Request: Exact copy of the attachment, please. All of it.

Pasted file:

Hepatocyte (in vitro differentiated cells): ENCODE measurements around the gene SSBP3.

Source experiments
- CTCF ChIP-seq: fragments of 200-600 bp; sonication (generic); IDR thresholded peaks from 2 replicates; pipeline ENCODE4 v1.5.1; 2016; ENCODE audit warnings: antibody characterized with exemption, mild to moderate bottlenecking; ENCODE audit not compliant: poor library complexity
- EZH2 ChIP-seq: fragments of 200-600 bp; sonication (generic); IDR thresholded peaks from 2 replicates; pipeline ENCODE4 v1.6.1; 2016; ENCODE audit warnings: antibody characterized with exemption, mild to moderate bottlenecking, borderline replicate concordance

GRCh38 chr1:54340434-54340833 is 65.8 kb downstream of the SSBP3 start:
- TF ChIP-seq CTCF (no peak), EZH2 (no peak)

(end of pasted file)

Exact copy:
Hepatocyte (in vitro differentiated cells): ENCODE measurements around the gene SSBP3.

Source experiments
- CTCF ChIP-seq: fragments of 200-600 bp; sonication (generic); IDR thresholded peaks from 2 replicates; pipeline ENCODE4 v1.5.1; 2016; ENCODE audit warnings: antibody characterized with exemption, mild to moderate bottlenecking; ENCODE audit not compliant: poor library complexity
- EZH2 ChIP-seq: fragments of 200-600 bp; sonication (generic); IDR thresholded peaks from 2 replicates; pipeline ENCODE4 v1.6.1; 2016; ENCODE audit warnings: antibody characterized with exemption, mild to moderate bottlenecking, borderline replicate concordance

GRCh38 chr1:54340434-54340833 is 65.8 kb downstream of the SSBP3 start:
- TF ChIP-seq CTCF (no peak), EZH2 (no peak)